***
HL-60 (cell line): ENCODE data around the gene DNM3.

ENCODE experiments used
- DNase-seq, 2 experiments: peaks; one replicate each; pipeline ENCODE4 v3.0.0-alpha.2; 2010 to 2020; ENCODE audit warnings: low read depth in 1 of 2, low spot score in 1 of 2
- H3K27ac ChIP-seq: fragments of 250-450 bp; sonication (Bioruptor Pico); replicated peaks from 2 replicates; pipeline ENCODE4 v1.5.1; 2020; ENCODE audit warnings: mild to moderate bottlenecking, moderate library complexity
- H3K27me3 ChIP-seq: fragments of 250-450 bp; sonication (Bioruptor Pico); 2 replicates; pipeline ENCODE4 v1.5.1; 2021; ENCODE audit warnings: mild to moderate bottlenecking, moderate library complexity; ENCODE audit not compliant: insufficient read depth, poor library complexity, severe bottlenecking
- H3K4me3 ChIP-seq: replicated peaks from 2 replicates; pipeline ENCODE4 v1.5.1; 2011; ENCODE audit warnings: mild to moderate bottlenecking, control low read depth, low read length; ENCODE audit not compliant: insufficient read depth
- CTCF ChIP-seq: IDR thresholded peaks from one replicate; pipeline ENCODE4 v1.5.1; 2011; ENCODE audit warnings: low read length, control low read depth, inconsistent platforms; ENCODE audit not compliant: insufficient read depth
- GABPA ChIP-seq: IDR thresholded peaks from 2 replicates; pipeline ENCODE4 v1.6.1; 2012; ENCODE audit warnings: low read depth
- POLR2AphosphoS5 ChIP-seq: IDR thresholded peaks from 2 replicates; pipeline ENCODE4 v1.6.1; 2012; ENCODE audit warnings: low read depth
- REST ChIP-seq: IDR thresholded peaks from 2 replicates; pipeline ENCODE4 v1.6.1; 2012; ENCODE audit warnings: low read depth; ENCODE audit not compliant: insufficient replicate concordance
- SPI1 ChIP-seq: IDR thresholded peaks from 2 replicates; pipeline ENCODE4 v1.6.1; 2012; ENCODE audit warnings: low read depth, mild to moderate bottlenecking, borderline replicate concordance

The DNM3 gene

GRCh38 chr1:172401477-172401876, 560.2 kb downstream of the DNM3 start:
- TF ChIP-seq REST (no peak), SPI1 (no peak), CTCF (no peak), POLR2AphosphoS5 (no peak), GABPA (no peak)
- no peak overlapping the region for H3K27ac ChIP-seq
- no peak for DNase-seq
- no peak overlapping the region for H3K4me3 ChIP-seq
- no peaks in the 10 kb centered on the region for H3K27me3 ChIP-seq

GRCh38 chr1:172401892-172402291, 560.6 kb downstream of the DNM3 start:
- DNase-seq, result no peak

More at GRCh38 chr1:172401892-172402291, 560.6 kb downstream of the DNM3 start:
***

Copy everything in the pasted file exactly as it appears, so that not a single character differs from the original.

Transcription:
HL-60 (cell line): ENCODE data around the gene DNM3.

ENCODE experiments used
- DNase-seq, 2 experiments: peaks; one replicate each; pipeline ENCODE4 v3.0.0-alpha.2; 2010 to 2020; ENCODE audit warnings: low read depth in 1 of 2, low spot score in 1 of 2
- H3K27ac ChIP-seq: fragments of 250-450 bp; sonication (Bioruptor Pico); replicated peaks from 2 replicates; pipeline ENCODE4 v1.5.1; 2020; ENCODE audit warnings: mild to moderate bottlenecking, moderate library complexity
- H3K27me3 ChIP-seq: fragments of 250-450 bp; sonication (Bioruptor Pico); 2 replicates; pipeline ENCODE4 v1.5.1; 2021; ENCODE audit warnings: mild to moderate bottlenecking, moderate library complexity; ENCODE audit not compliant: insufficient read depth, poor library complexity, severe bottlenecking
- H3K4me3 ChIP-seq: replicated peaks from 2 replicates; pipeline ENCODE4 v1.5.1; 2011; ENCODE audit warnings: mild to moderate bottlenecking, control low read depth, low read length; ENCODE audit not compliant: insufficient read depth
- CTCF ChIP-seq: IDR thresholded peaks from one replicate; pipeline ENCODE4 v1.5.1; 2011; ENCODE audit warnings: low read length, control low read depth, inconsistent platforms; ENCODE audit not compliant: insufficient read depth
- GABPA ChIP-seq: IDR thresholded peaks from 2 replicates; pipeline ENCODE4 v1.6.1; 2012; ENCODE audit warnings: low read depth
- POLR2AphosphoS5 ChIP-seq: IDR thresholded peaks from 2 replicates; pipeline ENCODE4 v1.6.1; 2012; ENCODE audit warnings: low read depth
- REST ChIP-seq: IDR thresholded peaks from 2 replicates; pipeline ENCODE4 v1.6.1; 2012; ENCODE audit warnings: low read depth; ENCODE audit not compliant: insufficient replicate concordance
- SPI1 ChIP-seq: IDR thresholded peaks from 2 replicates; pipeline ENCODE4 v1.6.1; 2012; ENCODE audit warnings: low read depth, mild to moderate bottlenecking, borderline replicate concordance

The DNM3 gene

GRCh38 chr1:172401477-172401876, 560.2 kb downstream of the DNM3 start:
- TF ChIP-seq REST (no peak), SPI1 (no peak), CTCF (no peak), POLR2AphosphoS5 (no peak), GABPA (no peak)
- no peak overlapping the region for H3K27ac ChIP-seq
- no peak for DNase-seq
- no peak overlapping the region for H3K4me3 ChIP-seq
- no peaks in the 10 kb centered on the region for H3K27me3 ChIP-seq

GRCh38 chr1:172401892-172402291, 560.6 kb downstream of the DNM3 start:
- DNase-seq, result no peak

More at GRCh38 chr1:172401892-172402291, 560.6 kb downstream of the DNM3 start: